Following a less-than-rosy start to the year, the second quarter of 2020 was marked by a strong rebound across financial markets. While the ongoing coronavirus pandemic, or COVID-19, was still present, certain parts of the country experienced a steady decline in positive case counts and began the early stages of their re-opening phases. This, along with society adjusting to the new normal under quarantine more generally, has led to the start of a reversal in the unemployment rate and a rise in U.S. retail sales. Domestic equities responded positively to this news, with the S&P 500 Index gaining 20.54% during the quarter – the best quarterly return on record since 1998.
Internationally, the rebound seen in domestic equities also played out in both developed and emerging market economies. While international developed economies tended to be structurally more adept at dealing with the spread of COVID-19 than their emerging peers, developing equity markets proved comparatively durable. In fact, the MSCI Emerging Market Index saw its best quarter in over a decade, returning 18.14% and outpacing the developed market composite’s 15.15% gain.
The fixed income space continued to be guided by the Federal Reserve’s accommodative policy measures and investor’s desire for safe havens in a tumultuous equity market. With the Fed’s discount rate now sitting at zero percent, Treasury yields remained at historically low levels, with the U.S. 10 Year Treasury Note ending the quarter yielding a measly 0.66%. Additionally, while the Fed signaled an unwillingness to push rates into negative territory, further monetary policies aimed at lessening the economic impact of COVID-19 were instituted to include the purchase of corporate bonds. As a result, both investment-grade and high-yield corporate bonds rallied through quarter end, outpacing municipal issues, which have lagged in part due to uncertainties over municipal revenue sources.
Outlook: Given that the stock market bottomed just one week prior to the first quarter’s end on March 23rd, the second quarter is almost a perfect snapshot of the market recovery since that point. While this means that statistics like “the best quarter since 1998” are coming off of a notably low base, it is also an opportune reminder that short-term market volatility is inherently unpredictable and transitory. Making wholesale changes to a portfolio during these especially volatile times almost never pays off, as it causes you to both lock in losses and miss out on at least a portion of the recovery.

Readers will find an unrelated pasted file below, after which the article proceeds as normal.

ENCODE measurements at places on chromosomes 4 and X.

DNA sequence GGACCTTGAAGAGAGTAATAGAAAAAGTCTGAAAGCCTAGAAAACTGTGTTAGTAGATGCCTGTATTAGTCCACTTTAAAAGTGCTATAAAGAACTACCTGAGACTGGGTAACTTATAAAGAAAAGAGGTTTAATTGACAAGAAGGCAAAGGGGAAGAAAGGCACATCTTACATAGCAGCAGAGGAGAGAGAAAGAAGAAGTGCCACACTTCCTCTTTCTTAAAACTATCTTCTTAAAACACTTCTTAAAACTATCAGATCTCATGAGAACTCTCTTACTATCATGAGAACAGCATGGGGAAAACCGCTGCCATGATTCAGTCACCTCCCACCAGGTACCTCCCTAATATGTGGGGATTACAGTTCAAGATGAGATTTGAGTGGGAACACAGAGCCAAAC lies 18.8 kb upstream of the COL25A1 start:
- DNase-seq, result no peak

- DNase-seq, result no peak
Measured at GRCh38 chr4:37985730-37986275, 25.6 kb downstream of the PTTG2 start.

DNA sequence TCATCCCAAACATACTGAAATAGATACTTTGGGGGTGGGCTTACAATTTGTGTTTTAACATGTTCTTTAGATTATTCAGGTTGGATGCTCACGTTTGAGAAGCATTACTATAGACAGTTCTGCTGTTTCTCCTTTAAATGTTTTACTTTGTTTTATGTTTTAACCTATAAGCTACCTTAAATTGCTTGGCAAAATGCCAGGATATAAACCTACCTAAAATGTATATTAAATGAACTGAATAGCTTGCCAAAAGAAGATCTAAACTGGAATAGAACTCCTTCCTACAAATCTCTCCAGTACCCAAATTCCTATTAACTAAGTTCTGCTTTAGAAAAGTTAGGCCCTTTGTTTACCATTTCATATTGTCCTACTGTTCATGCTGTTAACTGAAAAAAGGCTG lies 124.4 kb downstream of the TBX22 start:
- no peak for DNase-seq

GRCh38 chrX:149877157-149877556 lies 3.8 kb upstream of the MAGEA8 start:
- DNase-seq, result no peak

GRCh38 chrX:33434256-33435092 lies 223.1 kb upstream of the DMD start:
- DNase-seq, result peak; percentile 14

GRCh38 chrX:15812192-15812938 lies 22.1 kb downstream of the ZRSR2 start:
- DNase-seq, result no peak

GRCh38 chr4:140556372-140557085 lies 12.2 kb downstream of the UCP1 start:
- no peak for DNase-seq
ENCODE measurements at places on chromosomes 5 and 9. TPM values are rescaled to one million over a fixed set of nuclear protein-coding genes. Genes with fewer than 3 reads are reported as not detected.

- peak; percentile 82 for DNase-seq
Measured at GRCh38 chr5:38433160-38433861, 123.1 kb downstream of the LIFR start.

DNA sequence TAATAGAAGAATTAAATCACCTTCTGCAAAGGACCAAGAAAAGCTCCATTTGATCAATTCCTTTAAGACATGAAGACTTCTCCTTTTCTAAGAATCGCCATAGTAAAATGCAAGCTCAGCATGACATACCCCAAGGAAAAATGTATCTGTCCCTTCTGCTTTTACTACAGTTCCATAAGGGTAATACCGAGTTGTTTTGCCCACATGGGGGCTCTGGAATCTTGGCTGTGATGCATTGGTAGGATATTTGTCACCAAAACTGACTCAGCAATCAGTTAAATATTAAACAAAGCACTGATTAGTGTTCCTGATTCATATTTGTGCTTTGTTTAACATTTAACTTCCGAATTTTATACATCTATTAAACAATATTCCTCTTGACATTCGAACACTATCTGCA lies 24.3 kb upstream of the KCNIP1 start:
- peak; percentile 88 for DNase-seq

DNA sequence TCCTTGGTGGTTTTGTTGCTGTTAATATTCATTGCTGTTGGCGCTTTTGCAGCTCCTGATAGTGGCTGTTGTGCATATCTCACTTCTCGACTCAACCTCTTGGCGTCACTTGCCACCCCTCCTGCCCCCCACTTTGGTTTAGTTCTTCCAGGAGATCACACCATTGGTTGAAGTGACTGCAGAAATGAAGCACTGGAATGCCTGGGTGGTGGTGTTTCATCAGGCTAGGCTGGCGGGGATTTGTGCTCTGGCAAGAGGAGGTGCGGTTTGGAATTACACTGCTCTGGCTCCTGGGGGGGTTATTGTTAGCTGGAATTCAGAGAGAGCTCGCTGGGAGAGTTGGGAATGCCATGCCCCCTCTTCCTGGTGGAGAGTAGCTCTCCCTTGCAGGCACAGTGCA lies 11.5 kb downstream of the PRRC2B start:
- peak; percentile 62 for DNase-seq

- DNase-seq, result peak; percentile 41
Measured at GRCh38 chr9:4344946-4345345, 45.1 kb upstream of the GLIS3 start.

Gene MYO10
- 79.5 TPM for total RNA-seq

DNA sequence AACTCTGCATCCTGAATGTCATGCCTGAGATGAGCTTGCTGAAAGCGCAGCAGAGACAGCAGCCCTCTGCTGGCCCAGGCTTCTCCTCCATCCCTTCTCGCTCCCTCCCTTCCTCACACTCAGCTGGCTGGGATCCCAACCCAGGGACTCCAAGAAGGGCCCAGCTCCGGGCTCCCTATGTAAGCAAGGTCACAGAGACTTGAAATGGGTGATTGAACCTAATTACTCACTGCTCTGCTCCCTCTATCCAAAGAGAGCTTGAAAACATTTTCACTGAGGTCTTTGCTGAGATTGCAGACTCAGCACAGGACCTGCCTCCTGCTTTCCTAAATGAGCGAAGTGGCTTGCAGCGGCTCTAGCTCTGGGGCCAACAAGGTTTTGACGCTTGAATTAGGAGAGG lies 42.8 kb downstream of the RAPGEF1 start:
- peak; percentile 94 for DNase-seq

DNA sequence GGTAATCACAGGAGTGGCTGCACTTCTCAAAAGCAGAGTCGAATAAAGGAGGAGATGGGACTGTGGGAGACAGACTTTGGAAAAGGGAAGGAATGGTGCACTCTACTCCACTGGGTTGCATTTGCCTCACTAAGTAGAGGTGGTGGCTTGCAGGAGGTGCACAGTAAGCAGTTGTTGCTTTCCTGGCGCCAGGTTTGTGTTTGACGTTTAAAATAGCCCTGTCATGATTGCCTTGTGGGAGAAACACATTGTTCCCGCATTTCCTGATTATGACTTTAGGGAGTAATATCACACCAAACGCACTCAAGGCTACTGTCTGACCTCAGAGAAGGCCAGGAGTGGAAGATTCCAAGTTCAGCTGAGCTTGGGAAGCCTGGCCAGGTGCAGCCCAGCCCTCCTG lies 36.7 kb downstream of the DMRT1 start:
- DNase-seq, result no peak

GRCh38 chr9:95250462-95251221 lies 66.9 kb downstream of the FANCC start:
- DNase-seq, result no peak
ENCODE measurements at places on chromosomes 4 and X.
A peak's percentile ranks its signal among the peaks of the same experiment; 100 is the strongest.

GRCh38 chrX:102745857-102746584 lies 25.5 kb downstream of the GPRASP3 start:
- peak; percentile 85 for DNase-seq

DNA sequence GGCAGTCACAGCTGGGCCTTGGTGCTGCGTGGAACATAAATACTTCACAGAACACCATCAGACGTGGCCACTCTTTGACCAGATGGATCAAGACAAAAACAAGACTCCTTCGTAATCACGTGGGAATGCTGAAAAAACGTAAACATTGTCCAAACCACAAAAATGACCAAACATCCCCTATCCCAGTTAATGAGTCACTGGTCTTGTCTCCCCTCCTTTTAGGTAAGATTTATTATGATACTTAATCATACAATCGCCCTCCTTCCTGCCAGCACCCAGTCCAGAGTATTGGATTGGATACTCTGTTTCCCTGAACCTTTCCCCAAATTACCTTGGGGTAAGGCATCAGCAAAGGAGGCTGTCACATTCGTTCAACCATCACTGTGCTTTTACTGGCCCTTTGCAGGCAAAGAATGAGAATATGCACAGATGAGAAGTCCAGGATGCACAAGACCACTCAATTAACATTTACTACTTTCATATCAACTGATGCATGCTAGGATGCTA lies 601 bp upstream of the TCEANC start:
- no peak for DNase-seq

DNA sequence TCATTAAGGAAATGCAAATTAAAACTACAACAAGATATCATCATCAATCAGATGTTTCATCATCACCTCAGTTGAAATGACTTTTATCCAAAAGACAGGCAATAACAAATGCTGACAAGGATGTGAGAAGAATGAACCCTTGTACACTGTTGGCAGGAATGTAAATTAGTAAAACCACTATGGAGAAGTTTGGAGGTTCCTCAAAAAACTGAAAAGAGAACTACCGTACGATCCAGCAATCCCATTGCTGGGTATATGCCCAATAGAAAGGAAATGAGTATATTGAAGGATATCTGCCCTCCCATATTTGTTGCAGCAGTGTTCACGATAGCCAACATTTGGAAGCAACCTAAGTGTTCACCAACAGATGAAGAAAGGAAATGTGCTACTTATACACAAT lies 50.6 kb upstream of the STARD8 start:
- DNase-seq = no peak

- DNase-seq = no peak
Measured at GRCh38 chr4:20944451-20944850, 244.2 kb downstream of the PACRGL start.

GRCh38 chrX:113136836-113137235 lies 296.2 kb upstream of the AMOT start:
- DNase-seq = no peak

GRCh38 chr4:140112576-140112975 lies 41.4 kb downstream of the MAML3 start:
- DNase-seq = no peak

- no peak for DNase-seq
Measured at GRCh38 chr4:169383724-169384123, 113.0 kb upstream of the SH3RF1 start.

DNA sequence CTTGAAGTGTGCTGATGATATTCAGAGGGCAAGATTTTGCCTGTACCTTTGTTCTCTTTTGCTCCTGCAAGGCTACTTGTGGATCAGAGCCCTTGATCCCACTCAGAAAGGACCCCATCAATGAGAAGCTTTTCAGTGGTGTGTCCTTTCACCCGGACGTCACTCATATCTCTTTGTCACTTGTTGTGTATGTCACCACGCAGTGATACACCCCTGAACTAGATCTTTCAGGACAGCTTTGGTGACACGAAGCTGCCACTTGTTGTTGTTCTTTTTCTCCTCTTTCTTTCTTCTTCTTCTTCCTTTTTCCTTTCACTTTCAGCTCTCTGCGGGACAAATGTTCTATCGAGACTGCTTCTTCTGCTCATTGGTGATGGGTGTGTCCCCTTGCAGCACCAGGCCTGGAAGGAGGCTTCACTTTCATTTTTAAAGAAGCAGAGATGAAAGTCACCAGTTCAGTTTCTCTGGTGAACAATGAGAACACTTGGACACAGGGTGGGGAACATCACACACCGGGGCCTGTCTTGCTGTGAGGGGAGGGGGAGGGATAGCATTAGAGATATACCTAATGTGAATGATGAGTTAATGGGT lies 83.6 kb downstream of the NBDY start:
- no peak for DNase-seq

Still, with the world still largely on lockdown and the economy far from back to where it was six months ago, it is fair to ask what has driven such a robust comeback. As we noted last quarter, markets are forward looking, so the facts on the ground at this moment are not nearly as important as market participants’ expectations for what the future holds. And the facts on the ground have improved in many ways. States are doing a better job of pinpointing high-risk areas and activities, hospitals and healthcare systems are no longer as overrun as they once were, and despite the lack of a knowable timeline, the private sector and various health organizations are coordinating well in their efforts to formulate a vaccine. Firms like Johnson & Johnson, Novavax, and Pfizer all have potential vaccines in Phase One clinical trials, while Moderna and AstraZeneca have prototypes entering Phase Two.
While the inherent trade-off between virus containment efforts and reduced economic growth will continue, there are early indications that certain sectors of the economy are on the rebound as well. To be sure, air traffic and seated diner data have yet to show significant improvements, and many small businesses and displaced employees are still out of work, but many trends are back to moving in the right direction. Mortgage applications, driving direction usage, and room occupancy rates in drive-to leisure markets have all strengthened notably over the past six to eight weeks. The unemployment rate, while still high, has fallen by over 3.5% since its high in April. And though GDP will decline significantly in 2020, estimates for 2021 have risen by over 15% since February as forecasters predict that delayed activity will come surging back following the inevitable reopening.
Finally, one factor that cannot be underestimated in this recovery is the unprecedented economic stimulus being provided by the Federal Reserve and federal government. The Fed’s balance sheet, which had grown past $4 trillion this decade, is now forecast to approach $8 trillion by year-end. In addition to the money being pumped into the economy, the central bank is also lowering reserve requirements, establishing emergency lending facilities, and promoting liquidity in currency and credit markets more generally. Meanwhile, on the fiscal side, Congress has passed the CARES Act and numerous other pieces of legislation intended to provide economic relief with bipartisan support. Whereas monetary policies have stepped in to support financial markets, programs like the Paycheck Protection Program have simultaneously been put in place to come to the aid of small business. We expect support for these stimulative fiscal policies to continue.
With the pandemic ongoing, reopening efforts exhibiting mixed results, and an uncertain and divisive presidential election coming down the line, it would be premature to assume that we have seen the last of short-term volatility. Yet if the events of the second quarter teach us anything, it is that sentiments can improve and markets can rebound almost as quickly as they fall. As always, we will continue to monitor markets closely and work our hardest to ensure your portfolios are positioned appropriately for your long-term goals and objectives.